Britain has had royal, political and policing scandals before, but never all three at once

Fit for a prince. “By royal appointment” has traditionally been a recommendation of provenance, quality and trustworthiness. A royal handle today serves as a warning of potential ignominy. As Oscar Wilde didn’t quite write, for one prince to be embroiled in scandal may be regarded as a misfortune, two looks like a pattern. Buckingham Palace must be fervently hoping that no one has anything on Prince Edward.

Prince Andrew is paying a large sum to a woman he claims never to have met rather than face interrogation about her accusations of sexual assault before a jury in New York. Prince Charles denies knowing anything about cash for honours, but says he will help the police with their inquiries into whether a Saudi billionaire’s payments to royal charities bought the donor a gong.

At times like these, when questions swirl around the conduct of two of the Queen’s sons, it would be usual for the monarch to seek succour from her prime minister. But Boris Johnson is not the go-to person for advice on how to avoid disgrace. Some members of Her Majesty’s government are even taking secret pleasure in the travails of the crown. It would suit Downing Street if the bad odours around the House of Windsor distracted public attention from the great stink generated by Number 10.

Britain is not unfamiliar with scandals of political and royal varieties, but this combination goes to the apex of the state in a way without precedent. We have the prime minister and the heir to the throne involved in investigations by the Metropolitan police, itself so poisoned with scandal that Dame Cressida Dick has been forced to quit as commissioner of the Met. This is happening at a time when the reputations of many other estates of the realm are severely corroded. Rarely a month, or a week, passes without one institution or another being put in the dock for incompetence, misconduct, cronyism or corruption. Faith in MPs has not recovered from the expenses outrages that were exposed in 2009 and it was not long ago that parliament was rocked by inquiries and resignations over sexual harassment and bullying. The House of Lords is tainted every time the bloated ranks of unelected peers are further swollen by the introduction of more party donors and muckers of the prime minister, a sleazy game that did not start with Mr Johnson, but one that he has played with characteristic brazenness.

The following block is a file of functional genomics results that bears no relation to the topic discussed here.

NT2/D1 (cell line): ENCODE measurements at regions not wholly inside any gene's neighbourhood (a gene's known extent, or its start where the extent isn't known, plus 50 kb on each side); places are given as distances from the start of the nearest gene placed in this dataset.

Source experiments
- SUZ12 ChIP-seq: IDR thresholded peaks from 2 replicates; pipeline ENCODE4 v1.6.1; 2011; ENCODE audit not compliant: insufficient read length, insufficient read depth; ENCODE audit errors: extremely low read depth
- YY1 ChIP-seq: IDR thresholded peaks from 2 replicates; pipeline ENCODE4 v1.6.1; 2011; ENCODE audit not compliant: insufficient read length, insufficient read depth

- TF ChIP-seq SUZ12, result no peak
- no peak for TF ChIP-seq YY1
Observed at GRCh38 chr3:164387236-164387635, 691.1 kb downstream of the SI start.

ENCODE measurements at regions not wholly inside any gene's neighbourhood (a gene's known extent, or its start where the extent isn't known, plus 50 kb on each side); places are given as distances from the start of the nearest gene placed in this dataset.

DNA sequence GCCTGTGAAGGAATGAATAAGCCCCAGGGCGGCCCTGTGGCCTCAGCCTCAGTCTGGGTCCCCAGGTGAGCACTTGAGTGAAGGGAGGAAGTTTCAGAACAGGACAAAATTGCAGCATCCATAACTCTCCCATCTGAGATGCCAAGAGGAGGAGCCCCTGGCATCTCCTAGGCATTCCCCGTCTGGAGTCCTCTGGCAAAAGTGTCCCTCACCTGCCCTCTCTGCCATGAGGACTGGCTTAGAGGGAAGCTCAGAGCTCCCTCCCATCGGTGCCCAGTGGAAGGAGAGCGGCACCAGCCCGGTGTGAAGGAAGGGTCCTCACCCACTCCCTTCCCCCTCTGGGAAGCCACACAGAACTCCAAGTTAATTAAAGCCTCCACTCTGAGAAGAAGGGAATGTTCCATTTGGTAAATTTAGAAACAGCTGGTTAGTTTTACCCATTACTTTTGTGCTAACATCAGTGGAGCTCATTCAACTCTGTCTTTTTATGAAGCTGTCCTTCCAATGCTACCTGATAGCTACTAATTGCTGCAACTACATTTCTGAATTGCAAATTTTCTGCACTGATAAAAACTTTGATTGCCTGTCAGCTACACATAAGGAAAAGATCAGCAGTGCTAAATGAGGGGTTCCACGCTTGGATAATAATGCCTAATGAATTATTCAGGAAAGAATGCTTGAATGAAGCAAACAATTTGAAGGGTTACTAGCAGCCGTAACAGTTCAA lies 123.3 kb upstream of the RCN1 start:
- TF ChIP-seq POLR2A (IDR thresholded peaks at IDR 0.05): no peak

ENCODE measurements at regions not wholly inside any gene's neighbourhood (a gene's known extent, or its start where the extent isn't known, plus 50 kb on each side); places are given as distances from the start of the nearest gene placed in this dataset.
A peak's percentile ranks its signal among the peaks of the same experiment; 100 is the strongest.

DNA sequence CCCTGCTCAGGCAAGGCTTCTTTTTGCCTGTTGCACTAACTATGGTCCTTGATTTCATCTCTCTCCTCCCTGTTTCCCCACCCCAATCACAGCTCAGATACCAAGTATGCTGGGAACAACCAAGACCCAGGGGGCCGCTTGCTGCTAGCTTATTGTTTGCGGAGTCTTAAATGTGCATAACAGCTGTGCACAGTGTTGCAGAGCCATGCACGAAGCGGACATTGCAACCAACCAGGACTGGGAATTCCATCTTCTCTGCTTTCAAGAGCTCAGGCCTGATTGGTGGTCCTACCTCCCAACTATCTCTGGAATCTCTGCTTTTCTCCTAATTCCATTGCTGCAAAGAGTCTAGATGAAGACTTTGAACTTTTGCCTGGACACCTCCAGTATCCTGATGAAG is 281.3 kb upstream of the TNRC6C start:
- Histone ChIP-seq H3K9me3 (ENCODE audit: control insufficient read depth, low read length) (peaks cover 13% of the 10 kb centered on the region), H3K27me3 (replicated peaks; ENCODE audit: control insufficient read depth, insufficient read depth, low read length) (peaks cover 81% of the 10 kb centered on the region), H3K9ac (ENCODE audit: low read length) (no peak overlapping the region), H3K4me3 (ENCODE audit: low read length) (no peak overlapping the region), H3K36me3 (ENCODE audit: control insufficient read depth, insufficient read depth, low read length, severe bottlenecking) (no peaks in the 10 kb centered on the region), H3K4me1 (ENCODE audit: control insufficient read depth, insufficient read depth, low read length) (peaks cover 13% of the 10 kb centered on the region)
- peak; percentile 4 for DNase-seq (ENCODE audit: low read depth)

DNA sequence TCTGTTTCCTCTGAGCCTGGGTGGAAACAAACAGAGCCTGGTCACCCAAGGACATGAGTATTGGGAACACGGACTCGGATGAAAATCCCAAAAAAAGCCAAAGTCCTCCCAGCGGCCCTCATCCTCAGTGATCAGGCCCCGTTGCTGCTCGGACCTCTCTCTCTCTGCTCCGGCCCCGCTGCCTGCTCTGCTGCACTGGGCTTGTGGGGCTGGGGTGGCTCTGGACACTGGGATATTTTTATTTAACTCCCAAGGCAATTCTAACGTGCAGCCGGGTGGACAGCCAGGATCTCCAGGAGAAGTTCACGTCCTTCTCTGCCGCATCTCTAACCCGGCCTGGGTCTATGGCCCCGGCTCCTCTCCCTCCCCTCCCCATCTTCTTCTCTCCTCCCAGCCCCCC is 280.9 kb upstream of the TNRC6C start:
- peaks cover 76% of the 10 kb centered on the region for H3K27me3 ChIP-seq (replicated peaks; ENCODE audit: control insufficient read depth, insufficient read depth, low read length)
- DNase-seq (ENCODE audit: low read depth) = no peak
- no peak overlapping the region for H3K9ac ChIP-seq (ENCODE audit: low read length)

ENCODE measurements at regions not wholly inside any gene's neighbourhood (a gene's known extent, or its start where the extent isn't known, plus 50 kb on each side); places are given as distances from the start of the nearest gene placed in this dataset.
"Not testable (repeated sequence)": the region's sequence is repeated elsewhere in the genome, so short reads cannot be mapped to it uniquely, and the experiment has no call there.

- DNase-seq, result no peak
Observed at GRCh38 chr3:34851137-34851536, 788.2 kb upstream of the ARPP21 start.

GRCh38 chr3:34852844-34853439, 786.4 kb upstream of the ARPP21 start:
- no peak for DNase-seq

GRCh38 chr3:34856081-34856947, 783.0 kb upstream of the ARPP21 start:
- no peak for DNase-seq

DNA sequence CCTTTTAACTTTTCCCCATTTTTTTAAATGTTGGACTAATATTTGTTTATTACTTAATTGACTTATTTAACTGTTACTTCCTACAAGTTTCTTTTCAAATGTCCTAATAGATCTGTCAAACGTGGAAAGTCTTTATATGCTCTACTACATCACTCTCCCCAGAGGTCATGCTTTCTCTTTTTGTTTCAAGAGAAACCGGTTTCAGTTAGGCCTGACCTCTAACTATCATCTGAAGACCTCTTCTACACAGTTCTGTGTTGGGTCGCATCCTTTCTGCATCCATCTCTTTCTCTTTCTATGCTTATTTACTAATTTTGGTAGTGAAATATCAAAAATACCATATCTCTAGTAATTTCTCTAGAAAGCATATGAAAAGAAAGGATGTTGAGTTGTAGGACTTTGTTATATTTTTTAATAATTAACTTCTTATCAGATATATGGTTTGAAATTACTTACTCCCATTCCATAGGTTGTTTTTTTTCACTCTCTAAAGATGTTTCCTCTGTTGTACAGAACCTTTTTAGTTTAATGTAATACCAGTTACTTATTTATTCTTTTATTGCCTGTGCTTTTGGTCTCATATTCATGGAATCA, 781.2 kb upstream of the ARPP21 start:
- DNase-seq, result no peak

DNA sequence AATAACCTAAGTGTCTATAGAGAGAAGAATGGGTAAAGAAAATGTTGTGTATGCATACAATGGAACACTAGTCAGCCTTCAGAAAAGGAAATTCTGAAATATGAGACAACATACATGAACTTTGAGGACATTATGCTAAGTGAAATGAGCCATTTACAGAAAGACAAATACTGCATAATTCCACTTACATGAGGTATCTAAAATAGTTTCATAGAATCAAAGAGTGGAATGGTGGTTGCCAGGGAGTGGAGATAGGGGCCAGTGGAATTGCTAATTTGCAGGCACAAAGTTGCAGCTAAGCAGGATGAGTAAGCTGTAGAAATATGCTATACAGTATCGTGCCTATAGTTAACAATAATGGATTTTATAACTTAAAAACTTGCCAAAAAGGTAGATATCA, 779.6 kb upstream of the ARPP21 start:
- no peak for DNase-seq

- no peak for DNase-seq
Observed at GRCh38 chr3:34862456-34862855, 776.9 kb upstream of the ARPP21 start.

The bankers have never restored the trust they lost when their avaricious recklessness led to the financial crash. This year’s bumper bonus season will do nothing to endear them to those feeling the squeeze on living standards. The deaths caused by the Grenfell Tower inferno, and the legacy of misery inflicted on the tens of thousands of people trapped in unsafe and unsellable flats, have made pariahs of the construction industry.

The reputation of the army has been diminished by defeats on the battlefields of Afghanistan and Iraq along with bullying and sexual assault cases. The established church has expressed its “shame” over its failures to deal with sexual predators in dog collars. The pandemic has not seen the civil service purr like a Rolls Royce, but backfire like an old banger. The prime minister’s principal private secretary sent the invites to the notorious “bring your own booze party” in the garden of Number 10 and the hapless cabinet secretary had to recuse himself from leading an inquiry into lockdown-busting in Downing Street when it was revealed that his own office had hosted a quiz.

Journalists cannot be holier than thou, because the media has also debased itself. The tabloid press was disgraced by phone-hacking. The BBC has often been on the rack, most recently over the Martin Bashir business. Not just one or two of our once-venerated institutions are in trouble. The credibility and moral authority of the entire structure of public life is shuddering.